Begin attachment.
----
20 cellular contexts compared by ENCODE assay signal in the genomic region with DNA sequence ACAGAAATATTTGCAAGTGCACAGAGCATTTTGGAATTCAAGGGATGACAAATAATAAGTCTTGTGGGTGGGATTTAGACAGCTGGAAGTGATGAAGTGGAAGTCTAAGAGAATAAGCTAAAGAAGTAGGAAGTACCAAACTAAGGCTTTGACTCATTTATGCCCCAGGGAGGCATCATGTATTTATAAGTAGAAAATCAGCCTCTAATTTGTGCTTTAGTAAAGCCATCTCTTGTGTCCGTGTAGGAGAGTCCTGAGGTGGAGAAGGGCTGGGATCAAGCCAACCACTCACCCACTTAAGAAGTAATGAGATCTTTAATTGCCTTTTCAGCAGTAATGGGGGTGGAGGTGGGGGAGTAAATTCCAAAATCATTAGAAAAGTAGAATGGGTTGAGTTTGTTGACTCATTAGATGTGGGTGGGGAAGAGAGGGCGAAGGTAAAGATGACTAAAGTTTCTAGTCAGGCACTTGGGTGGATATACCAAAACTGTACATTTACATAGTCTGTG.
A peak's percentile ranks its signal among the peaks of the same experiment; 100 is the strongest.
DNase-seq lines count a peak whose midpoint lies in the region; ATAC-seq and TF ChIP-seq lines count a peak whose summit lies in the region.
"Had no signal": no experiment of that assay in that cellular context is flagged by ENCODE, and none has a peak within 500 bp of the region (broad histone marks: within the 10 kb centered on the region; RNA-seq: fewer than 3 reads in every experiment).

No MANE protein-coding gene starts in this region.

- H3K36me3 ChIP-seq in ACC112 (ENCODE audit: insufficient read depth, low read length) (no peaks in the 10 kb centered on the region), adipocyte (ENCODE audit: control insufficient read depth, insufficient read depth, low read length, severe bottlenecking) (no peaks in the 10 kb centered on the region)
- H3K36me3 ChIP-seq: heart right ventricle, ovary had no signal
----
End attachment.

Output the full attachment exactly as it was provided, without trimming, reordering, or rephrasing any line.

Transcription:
20 cellular contexts compared by ENCODE assay signal in the genomic region with DNA sequence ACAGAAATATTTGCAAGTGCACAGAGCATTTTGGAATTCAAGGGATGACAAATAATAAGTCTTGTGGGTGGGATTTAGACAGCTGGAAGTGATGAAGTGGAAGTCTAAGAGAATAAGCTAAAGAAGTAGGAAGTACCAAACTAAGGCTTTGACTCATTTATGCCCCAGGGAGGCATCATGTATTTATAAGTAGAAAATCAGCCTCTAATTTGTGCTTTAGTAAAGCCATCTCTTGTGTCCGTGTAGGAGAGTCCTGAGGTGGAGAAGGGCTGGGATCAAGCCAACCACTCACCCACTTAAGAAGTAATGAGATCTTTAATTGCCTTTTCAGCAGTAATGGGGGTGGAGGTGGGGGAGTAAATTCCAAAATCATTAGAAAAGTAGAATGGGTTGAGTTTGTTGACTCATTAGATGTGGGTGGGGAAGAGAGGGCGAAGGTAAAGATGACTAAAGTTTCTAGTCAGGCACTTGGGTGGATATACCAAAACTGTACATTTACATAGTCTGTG.
A peak's percentile ranks its signal among the peaks of the same experiment; 100 is the strongest.
DNase-seq lines count a peak whose midpoint lies in the region; ATAC-seq and TF ChIP-seq lines count a peak whose summit lies in the region.
"Had no signal": no experiment of that assay in that cellular context is flagged by ENCODE, and none has a peak within 500 bp of the region (broad histone marks: within the 10 kb centered on the region; RNA-seq: fewer than 3 reads in every experiment).

No MANE protein-coding gene starts in this region.

- H3K36me3 ChIP-seq in ACC112 (ENCODE audit: insufficient read depth, low read length) (no peaks in the 10 kb centered on the region), adipocyte (ENCODE audit: control insufficient read depth, insufficient read depth, low read length, severe bottlenecking) (no peaks in the 10 kb centered on the region)
- H3K36me3 ChIP-seq: heart right ventricle, ovary had no signal